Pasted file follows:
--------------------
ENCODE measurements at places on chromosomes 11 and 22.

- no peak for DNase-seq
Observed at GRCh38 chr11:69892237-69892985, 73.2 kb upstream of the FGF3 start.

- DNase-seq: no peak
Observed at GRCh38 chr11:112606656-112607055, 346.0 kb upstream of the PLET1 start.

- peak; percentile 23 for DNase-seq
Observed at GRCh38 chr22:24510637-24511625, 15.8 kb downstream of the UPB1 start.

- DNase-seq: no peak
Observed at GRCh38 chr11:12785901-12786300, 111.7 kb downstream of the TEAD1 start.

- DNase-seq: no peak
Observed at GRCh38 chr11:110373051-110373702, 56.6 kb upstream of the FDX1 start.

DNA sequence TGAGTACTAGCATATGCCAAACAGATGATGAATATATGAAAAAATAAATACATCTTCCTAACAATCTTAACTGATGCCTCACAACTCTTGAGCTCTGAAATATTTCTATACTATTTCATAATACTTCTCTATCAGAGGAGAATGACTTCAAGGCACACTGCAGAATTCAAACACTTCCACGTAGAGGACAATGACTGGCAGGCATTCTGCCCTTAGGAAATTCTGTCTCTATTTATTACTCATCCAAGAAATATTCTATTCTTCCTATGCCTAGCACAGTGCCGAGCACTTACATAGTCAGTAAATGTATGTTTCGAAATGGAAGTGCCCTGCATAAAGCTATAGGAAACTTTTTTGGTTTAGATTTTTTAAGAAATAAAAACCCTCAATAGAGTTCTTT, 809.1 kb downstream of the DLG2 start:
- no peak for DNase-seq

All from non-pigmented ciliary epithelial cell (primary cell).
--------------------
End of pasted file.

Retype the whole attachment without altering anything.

ENCODE measurements at places on chromosomes 11 and 22.

- no peak for DNase-seq
Observed at GRCh38 chr11:69892237-69892985, 73.2 kb upstream of the FGF3 start.

- DNase-seq: no peak
Observed at GRCh38 chr11:112606656-112607055, 346.0 kb upstream of the PLET1 start.

- peak; percentile 23 for DNase-seq
Observed at GRCh38 chr22:24510637-24511625, 15.8 kb downstream of the UPB1 start.

- DNase-seq: no peak
Observed at GRCh38 chr11:12785901-12786300, 111.7 kb downstream of the TEAD1 start.

- DNase-seq: no peak
Observed at GRCh38 chr11:110373051-110373702, 56.6 kb upstream of the FDX1 start.

DNA sequence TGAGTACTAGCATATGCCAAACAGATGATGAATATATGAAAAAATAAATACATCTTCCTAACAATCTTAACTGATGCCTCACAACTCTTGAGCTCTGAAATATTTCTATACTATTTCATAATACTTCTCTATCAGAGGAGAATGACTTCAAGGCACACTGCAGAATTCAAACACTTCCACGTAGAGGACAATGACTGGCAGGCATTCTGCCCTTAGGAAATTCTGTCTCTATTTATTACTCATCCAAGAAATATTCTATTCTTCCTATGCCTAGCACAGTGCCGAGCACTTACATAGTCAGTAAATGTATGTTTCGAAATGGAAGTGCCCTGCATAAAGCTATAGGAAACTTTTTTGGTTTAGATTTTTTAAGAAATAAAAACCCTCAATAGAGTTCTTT, 809.1 kb downstream of the DLG2 start:
- no peak for DNase-seq

All from non-pigmented ciliary epithelial cell (primary cell).